Television

Niche channels to dominate TV in future

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BENGALURU: At the opening ceremony of the FICCI MEBC (Media and Entertainment Business Conclave) – South, which was held on 29 and 30 October, Ministry of Information and Broadcasting Secretary, Bimal Julka highlighted the fact that digitisation is at a growing trajectory in the country and by the end of the next year we shall all be living in digital homes.

According to data provided by a FICCI Deloitte report on media and entertainment in south India, television constitutes 56 per cent of the market share with Rs 13,470 crore out of the total of Rs 23,900 crore. Digitisation is going to help the segment grow at a CAGR of 20 per cent in the next four years.

While the digital world is changing phenomenally, we wonder how the broadcasting industry is adapting to the change. This, and various other points were discussed in a session on “the broadcasting ecosystem in the digital era” which included BECIL chairman K Subramanian, IBM global services head (media and entertainment) and ED Raman Kalra, Deloitte Coimbatore partner-audit C R Rajagopal, Amagi Media Labs co founder Srinivasan K A and Whats on India COO Sugato Banerjee formed the panelists, while MXM India CEO and editor in chief Pradyuman Maheshwari moderated the session.

The session kick started with Subramaniam highlighting the humongous task that was undertaken in DAS (Digital Addressable System) phase I to install about 75 lakh STBs and led to nearly 95 per cent digitisation in 38 cities. Five out of 38 are in South India, according to the report. He added that in all this DTH had taken a backseat except for Chennai where the DTH penetration is about 40 per cent and digitisation is lagging due to political turmoil.

Banerjee also supported it by saying that phase I and II saw DTH take a step back and digital penetrate strongly in Mumbai, Delhi and Kolkata.

Banerjee also highlighted certain issues that popped up during the process of digitisation. “In a city like Mumbai where people live in buildings, having a cable run through the building is easy. With DTH, the dish needs to be facing the satellite. In places where houses are far away from each other, cost of running the cable from home to home is higher and more efforts are needed. If some of these places don’t even get electricity for hours why would they want to pay for STBs?” he remarked.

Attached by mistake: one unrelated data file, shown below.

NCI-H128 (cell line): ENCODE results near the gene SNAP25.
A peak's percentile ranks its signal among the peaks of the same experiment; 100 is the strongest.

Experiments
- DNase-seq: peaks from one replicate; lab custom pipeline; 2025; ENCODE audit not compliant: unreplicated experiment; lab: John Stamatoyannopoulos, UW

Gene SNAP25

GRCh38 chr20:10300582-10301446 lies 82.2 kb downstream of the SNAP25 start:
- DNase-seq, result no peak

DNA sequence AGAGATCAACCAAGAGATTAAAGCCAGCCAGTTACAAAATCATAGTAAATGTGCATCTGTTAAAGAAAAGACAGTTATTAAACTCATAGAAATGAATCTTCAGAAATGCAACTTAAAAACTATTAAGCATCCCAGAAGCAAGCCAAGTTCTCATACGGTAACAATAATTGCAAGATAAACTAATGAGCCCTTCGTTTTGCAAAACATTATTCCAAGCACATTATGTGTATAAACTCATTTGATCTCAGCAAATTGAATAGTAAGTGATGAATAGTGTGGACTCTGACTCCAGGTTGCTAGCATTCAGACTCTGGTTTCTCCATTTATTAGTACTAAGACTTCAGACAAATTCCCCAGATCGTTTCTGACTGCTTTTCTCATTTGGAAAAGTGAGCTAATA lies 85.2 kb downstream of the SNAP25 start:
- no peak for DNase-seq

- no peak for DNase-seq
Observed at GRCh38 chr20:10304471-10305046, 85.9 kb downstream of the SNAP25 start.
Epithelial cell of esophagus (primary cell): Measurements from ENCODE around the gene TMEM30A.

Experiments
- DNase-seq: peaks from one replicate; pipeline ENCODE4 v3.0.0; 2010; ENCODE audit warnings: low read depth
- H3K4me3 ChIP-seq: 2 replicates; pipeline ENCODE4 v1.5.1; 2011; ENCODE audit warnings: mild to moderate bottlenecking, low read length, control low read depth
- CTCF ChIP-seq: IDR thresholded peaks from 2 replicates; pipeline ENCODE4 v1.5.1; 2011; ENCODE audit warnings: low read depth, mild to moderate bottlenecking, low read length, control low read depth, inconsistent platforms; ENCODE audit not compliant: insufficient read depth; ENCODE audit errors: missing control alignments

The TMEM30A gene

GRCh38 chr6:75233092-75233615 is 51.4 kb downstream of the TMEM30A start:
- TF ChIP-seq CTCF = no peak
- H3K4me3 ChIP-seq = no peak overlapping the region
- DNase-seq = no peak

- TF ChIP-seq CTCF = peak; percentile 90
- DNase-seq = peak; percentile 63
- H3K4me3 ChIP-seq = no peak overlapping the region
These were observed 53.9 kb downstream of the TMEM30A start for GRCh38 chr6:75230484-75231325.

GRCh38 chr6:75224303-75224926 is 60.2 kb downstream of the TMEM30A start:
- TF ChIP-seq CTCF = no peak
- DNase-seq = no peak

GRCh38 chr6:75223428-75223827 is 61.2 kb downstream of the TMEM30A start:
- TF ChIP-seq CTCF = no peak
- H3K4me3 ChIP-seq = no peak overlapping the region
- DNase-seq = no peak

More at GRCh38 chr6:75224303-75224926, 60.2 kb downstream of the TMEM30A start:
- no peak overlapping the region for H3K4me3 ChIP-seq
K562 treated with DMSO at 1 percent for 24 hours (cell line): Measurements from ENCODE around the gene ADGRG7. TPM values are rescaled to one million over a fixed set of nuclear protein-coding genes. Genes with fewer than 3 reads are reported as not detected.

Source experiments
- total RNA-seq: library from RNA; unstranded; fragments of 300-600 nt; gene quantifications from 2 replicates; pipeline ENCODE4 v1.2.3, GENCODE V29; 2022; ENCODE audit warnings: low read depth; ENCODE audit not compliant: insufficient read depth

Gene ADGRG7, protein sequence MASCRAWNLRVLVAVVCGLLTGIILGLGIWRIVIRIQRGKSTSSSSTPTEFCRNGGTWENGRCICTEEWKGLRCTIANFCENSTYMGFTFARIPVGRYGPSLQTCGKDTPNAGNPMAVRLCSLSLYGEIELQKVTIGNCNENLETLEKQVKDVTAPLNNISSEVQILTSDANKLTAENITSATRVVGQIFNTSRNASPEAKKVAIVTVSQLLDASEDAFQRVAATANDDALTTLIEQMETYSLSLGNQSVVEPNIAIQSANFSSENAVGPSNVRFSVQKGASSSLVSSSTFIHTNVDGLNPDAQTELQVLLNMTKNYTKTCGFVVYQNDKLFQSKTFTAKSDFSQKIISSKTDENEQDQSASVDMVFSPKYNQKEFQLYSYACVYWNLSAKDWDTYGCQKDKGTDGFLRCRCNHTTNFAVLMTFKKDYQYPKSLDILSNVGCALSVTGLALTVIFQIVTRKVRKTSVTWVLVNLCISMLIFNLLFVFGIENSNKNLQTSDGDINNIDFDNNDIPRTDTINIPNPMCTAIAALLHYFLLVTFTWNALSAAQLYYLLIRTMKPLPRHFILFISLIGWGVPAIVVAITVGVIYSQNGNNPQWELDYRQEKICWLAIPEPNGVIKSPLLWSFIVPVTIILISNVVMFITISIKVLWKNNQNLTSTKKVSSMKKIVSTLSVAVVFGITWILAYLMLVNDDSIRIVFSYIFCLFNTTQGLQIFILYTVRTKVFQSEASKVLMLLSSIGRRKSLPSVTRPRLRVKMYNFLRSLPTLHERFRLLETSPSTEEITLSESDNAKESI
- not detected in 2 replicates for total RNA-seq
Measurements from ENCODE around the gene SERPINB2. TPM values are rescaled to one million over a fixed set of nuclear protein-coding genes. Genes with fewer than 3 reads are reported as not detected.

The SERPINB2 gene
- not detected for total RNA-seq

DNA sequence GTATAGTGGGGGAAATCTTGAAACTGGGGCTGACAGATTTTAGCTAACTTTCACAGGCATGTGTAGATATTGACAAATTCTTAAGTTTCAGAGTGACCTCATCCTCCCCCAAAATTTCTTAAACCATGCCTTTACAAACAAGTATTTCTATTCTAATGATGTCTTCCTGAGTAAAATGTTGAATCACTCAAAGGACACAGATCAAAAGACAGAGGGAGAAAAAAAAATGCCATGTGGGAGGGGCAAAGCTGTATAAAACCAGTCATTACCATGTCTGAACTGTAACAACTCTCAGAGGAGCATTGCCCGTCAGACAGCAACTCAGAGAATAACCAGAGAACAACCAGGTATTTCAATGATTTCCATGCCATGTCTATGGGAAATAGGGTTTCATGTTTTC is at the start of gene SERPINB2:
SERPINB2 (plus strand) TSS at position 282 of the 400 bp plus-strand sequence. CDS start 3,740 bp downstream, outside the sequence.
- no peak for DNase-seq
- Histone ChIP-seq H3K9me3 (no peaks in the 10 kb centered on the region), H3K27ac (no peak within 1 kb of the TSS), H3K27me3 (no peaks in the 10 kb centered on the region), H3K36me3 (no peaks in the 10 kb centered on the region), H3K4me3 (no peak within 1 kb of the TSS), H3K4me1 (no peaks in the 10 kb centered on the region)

There was a time when there was a scarcity of channels but now they are in abundance. According to Banerjee, there are about 700 working channels in the country but it is unrealistic to have so many channels in the digital arena. The rising number of channels has led to narrowing down of viewership. “Five years ago there was no food channel in the country and now there are five. The long tail will give more choice to viewers and fringe channels have benefitted due to digitisation especially in the urban cities,” said Banerjee.

At the same time, the growing number of channels will put pressure on its visibility. “Now, the issue would be to bring one’s channel to viewers notice,” said Srinivasan.

Viewership will be segmented leading to an increase in the number of niche channels.  “Broadcast is a term that doesn’t seem to suit the current scenario. Now it is time to ‘narrow-cast’,” said Srinivasan.

According to Kalra, their IBM global survey on consumer insight has shown that people don’t want to be categorised in demographics. “Consumers want content tailor-made for them. The biggest challenge in the future will be to get direct content for people and then make them spend for it,” he said.

At the inaugural session of the event, Film Federation of India president Ravi Kottarakara raised the issue of service tax being a big hindrance on the industry. The same was also brought up by Rajagopal at the session. “Not having enough capital is a challenge for the industry to create things. Taxation needs to be looked into as well as interesting financial modules need to open up,” he said.

At the same time, there is also the issue of paying for individual channels in future as consumers are used to paying a small amount for a big pack of channels. But Kalra pointed out that a person who could pay Rs 300 for a movie now, as compared to Rs 25 a few years ago, will definitely have the capacity to pay more for TV.

However, Banerjee chose to disagree and said, “There is a difference between making them pay and the willingness to pay.”

Although carriage fees will disappear in the digitised world, Banerjee said it will reappear in another form of placement fees as to which channel will appear first. According to industry sources, carriage fees range from Rs 3-5 lakhs. The industry also lacks advertising funding as compared to print. “Print has about 2 lakh advertisers but TV has just 12,000,” said Subramaniam.

TV consumption on multiple screens is also set to grow. As on March 2013, 143 million users in India were mobile internet users (according to the FICCI Deloitte report). Its analysis report also showed that video consumption had increased from two hours to three hours from 2010 to 2012. “There will be monetisation of content as more connected devices emerge. Only then we will know which genre is being seen and its statistics,” said Subramaniam.

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